He said, "Please take your son, your only one, whom you love, Yitzchak, and go away to the land of Moriah [Jerusalem] and bring him up there for a burnt offering on one of the mountains, of which I will tell you."

-- Breshis 22:2

Classic Questions

What was the uniqueness of Avraham's tenth test? (v. 2)

Rashi: "Please take" (t²b j©e) is a request. G‑d said to him, "I beg of you! Pass this test for Me, so that people will not say that the first [nine] tests were totally insignificant."

Ran: G‑d only requested that Avraham offer up his son; He did not command him to do so. Therefore, if Avraham would have ignored G‑d, he would not have been punished at all. This makes the test of the Akeida unique (Drashos HaRan ch. 6).

Ikarim: In future generations, all those that gave up their lives to sanctify G‑d's Name were obligated to do so by the force of Jewish Law. Avraham, however, had no halachic obligation to sacrifice Yitzchak, since the event occurred before the giving of the Torah at Sinai (3:36).

Radak: What was the point of G‑d's testing of Avraham, if G‑d already knew that Avraham would pass the test?

It was certainly not a demonstration of Avraham's faith to others, since not even the two lads who accompanied Avraham were present at the time.

Rather, the purpose of the test was to inspire the later generations of Jewish people who would follow in Avraham's footsteps.

The Rebbe's Teachings

The Tenth Test (v.2)

Ran and Ikarim write that the Akeida, Avraham's tenth test, was unique because G‑d presented the challenge to Avraham not as an obligation, but as an option.

However, this is difficult to accept, because:

  1. If G‑d visits a person personally, and asks him to do something, it could hardly be considered optional! If the Creator of the Universe says "please" do something, it clearly has to be done.

  2. Even if one would accept that Avraham was not actually obligated to sacrifice his son, it would still not render the test of the Akeida unique, since there were many Jewish people in history who sacrificed their lives for Judaism even though they were not obligated to do so. In Jewish law, a person is only required to sacrifice his life if he is being forced to a.) commit murder, b.) worship idols, or c.) commit an act of forbidden relations (See Rambam, Hilchos Yesodei Hatorah, ch. 5). Nevertheless, we find that many Jews gave up their lives rather than transgress commandments other than these, an act of self-sacrifice which goes beyond the requirements of Jewish Law. So even if Avraham was not obligated to sacrifice his son, this would not render the Akeida unique.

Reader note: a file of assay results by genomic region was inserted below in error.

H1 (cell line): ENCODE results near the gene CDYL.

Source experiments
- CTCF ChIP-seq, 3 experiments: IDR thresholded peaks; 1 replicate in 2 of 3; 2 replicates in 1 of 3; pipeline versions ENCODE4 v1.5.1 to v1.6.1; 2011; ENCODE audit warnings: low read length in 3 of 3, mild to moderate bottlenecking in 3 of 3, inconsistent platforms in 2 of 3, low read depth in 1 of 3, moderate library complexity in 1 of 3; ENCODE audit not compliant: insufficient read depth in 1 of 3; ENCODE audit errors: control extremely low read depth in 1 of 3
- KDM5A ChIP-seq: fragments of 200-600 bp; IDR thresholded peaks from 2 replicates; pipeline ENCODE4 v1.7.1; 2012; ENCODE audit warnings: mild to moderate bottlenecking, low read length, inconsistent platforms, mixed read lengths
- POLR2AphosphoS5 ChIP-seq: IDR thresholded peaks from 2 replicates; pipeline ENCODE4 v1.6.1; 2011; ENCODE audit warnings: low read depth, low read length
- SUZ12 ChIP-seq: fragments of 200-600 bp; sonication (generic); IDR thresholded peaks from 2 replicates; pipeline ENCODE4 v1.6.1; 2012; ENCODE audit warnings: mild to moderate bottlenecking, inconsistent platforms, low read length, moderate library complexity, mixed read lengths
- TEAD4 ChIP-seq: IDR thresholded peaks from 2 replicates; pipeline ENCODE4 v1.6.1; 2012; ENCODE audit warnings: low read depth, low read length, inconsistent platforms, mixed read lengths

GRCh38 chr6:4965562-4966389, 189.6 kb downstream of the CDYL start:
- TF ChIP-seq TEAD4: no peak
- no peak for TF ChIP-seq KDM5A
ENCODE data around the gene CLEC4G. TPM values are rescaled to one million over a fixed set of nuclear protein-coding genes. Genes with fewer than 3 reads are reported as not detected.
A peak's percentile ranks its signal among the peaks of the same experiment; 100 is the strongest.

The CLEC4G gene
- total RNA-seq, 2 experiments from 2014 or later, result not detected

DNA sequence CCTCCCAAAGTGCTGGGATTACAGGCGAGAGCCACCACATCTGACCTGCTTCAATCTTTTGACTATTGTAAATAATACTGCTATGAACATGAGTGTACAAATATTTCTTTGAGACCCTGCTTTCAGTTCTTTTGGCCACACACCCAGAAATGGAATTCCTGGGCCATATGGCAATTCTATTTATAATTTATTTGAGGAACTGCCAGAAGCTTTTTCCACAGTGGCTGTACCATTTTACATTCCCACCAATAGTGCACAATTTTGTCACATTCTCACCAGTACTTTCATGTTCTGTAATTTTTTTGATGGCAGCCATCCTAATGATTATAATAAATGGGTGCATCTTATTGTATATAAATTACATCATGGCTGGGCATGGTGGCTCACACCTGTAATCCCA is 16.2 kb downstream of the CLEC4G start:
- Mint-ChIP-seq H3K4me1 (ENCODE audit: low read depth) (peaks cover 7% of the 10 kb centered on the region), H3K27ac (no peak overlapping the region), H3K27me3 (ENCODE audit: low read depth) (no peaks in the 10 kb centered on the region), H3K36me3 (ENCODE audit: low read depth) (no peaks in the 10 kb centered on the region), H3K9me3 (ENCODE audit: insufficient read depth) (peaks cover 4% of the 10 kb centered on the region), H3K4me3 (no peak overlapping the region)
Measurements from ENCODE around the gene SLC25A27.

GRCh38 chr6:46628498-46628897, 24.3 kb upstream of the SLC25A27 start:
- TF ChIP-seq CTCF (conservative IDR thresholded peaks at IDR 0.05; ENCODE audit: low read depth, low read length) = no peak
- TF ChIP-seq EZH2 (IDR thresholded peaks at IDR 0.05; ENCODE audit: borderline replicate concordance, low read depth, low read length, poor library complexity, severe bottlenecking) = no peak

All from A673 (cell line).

An additional problem concerns Rashi's statement that Avraham was given this final test "so that people will not say that the first [nine] tests were totally insignificant":

Prior to this date, Avraham had passed a series of extremely challenging tests, including an act of remarkable self-sacrifice when he allowed himself to be thrown into a fiery furnace rather than bow down once in idol worship (Pirkei d'Rabbi Eliezer ch. 26). So even if Avraham was not given the test of the Akeida, how could it possibly be said that "the first [nine] tests were totally insignificant"? Surely, such acts of outstanding courage and trust in G‑d are eternally valid in their own right?

The Explanation

When a person observes a mitzvah, there is always the possibility that he is partly (or wholly) guilty of having an ulterior motive. Perhaps he wishes to appear pious and righteous; or maybe he is motivated by the prospect of earning a reward rather than the desire to carry out G‑d's Will.

Even if a person has a totally pure motive—that he wishes to sanctify the world through the observance of a mitzvah—though noble, it is still a motive. This is not a problem per se, but there is always the possibility that this "holy motive" veils a kernel of insubordination which the person is harboring, wittingly or unwittingly. Perhaps, subconsciously, that person's true agenda is not to perform mitzvos for G‑d, but the idea of making the world holy is simply pleasing to him.

The only way of proving that such a person is observing G‑d's Will out of pure and unquestioning submission to a higher authority is if he were asked to perform an act which would compromise his career of charity and sanctity. Only then would it become apparent whether the person's observance of G‑d's commands had been calculated until now in terms of personal gain.

Thus, the Akeida was the ultimate test. Avraham, who had devoted his life to promote awareness of the One G‑d in the world, was asked to put to death the only person who could continue this cause after him. This test would prove whether Avraham had promoted the awareness of G‑d in the world for G‑d's sake, or for his own.

Avraham's earlier tests did not fully clarify this point, since it could be argued that even allowing himself to be burned in the fiery furnace at Ur Kasdim was ultimately an act which would have furthered his life's mission. Avraham knew that giving up his life in public would have made a tremendous impression on all those present, and would possibly be recorded as an act of true martyrdom for all time. While it appeared to be an act of total self-sacrifice, one could not rule out the possibility that Avraham desired to be a martyr, and he entered the furnace because it suited him to do so, at least in part.

Only with the Akeida, when Avraham was asked to perform an act which was a.) contrary to everything that he desired, and b.) acted out in total privacy, could it be proven without doubt that all Avraham's earlier trials were done out of an unquestioning submission to G‑d's Will.

(Based on Likutei Sichos vol. 20, p. 73ff.)